Something of a Sheffield institution, Rafters has long impressed with its consistently high standards of cooking.
Tucked away above an unassuming corner shop in Oakbrook, diners are taken on a unique tasting experience. Owners Tom Lawson and Alistair Myers utilise taste, temperature, texture and technique to create a culinary journey and unforgettable experience for guests.
Often described as one of Sheffield’s best restaurants, Rafters holds 2 AA Rosettes, is Michelin listed and can be found on the Waitrose Good Food Guide.
Hidden Gem Café
Set just behind Ringinglow Road, Hidden Gem Café lives up to its name.
Head chef Scott Philliskirk carefully sources local ingredients to create tasty dishes ranging from a Full English through to home-made gnocchi with courgettes, asparagus & petit pois.
Run by staff and volunteers from Work Ltd – a Sheffield charity providing life skills and training for those with learning disabilities – this welcoming Bistro is frequented by ramblers, cyclists, families as a welcome pit-stop while exploring the Peak District.
The Prince of Wales Pub and Restaurant
Friendly and relaxed, The Prince of Wales welcomes a bustling crowd.
Located on Ecclesall Road South, its wooden beams and large open fireplaces add to the country-style décor with a stylish twist. It gets particularly busy at weekends and its seasonal menus will have something to suit everyone - from Caramelised Fig and Whipped Goat’s Curd Pizza through to Kiln-Smoked Salmon Tacos.
The option to have a mini dessert with a hot drink at the end of a hearty meal is a great way to have a little sweet fix without going a step too far!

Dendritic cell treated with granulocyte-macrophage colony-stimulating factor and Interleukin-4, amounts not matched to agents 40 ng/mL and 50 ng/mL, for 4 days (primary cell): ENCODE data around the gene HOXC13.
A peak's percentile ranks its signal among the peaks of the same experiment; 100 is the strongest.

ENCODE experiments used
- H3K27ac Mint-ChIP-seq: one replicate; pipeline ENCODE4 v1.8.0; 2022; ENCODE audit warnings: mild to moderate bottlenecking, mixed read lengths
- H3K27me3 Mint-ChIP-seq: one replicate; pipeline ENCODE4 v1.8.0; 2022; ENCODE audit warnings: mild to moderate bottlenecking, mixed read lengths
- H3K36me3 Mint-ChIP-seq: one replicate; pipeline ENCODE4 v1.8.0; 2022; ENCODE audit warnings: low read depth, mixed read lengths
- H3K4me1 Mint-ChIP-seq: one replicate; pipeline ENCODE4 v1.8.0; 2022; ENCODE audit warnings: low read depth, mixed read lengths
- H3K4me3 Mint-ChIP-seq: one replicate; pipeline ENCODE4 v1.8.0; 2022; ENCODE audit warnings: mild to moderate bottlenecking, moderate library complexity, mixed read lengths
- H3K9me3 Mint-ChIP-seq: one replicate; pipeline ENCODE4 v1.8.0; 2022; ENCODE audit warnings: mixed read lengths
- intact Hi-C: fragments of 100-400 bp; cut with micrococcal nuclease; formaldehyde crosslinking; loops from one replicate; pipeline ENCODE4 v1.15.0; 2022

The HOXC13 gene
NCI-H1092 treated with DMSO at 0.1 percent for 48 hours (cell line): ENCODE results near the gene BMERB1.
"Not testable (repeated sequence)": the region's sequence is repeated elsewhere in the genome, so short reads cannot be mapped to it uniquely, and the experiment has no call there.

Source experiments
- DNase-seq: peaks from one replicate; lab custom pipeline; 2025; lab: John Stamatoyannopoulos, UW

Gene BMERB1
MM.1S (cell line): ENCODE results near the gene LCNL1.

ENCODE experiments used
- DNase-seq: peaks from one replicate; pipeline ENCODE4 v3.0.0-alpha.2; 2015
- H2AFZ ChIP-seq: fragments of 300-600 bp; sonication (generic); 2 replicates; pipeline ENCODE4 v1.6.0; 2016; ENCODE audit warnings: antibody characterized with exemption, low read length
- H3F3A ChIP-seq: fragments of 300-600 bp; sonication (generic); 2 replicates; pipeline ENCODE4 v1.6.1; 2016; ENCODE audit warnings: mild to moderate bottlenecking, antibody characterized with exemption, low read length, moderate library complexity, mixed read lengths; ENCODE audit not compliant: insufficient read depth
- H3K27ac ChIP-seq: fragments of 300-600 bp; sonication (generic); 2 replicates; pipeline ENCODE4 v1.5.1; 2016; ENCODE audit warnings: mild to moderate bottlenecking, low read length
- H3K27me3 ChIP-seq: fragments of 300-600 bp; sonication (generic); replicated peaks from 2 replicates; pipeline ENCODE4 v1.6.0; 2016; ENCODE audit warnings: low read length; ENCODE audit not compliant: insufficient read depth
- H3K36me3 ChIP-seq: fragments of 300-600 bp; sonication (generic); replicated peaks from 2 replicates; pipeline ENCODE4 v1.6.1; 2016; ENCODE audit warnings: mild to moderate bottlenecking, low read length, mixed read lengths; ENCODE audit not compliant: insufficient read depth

The Silver Hill Larder
This is a specialist cheese shop, but it also sells plenty of other goodies from freshly ground coffees and specialist teas through to locally made chutneys and pork pies.
Offering around 70 different types of cheese, owner Andrea White will offer helpful advice whether you’re looking for an everyday cheddar or something more unusual such as the Derbyshire bouncing bomb – a mature blue stilton coated in chilli seeds!
A home-grown business tucked away at the bottom of the Muskoka Avenue cul-de-sac.
As well as quality plants, bushes, vegetables and fruits, Bents Green Nurseries offers a number of horticultural services. The team will even work with you to transform your garden, helping you to create a space you love.
If you’re in need of a little pampering, this is the place!
Family run, The Stylebar also includes The Nailbar and The Beautybar all under one roof making it a one-stop-shop for a full transformation – and a very luxurious one at that!
Walking through the doors all your beauty needs can be taken care of, from HD brows through to gel nails and make up.
VIP rooms and party packages are available, and we love this place for a little treat – enjoying a glass of bubbles while getting your nails done is a must.
Katie Bell Physio, Pilates and Wellness Centre
Very popular in the S11 area and beyond, people can visit Katie Bell’s centre for reducing pain, improving fitness or just generally optimising health and wellness.
Katie and her team of 25 experts offer a wide range of Pilates classes, massage options, Physiotherapy, and Acupuncture amongst other treatments. At Katie Bell they aim to help you look better, move better and feel better.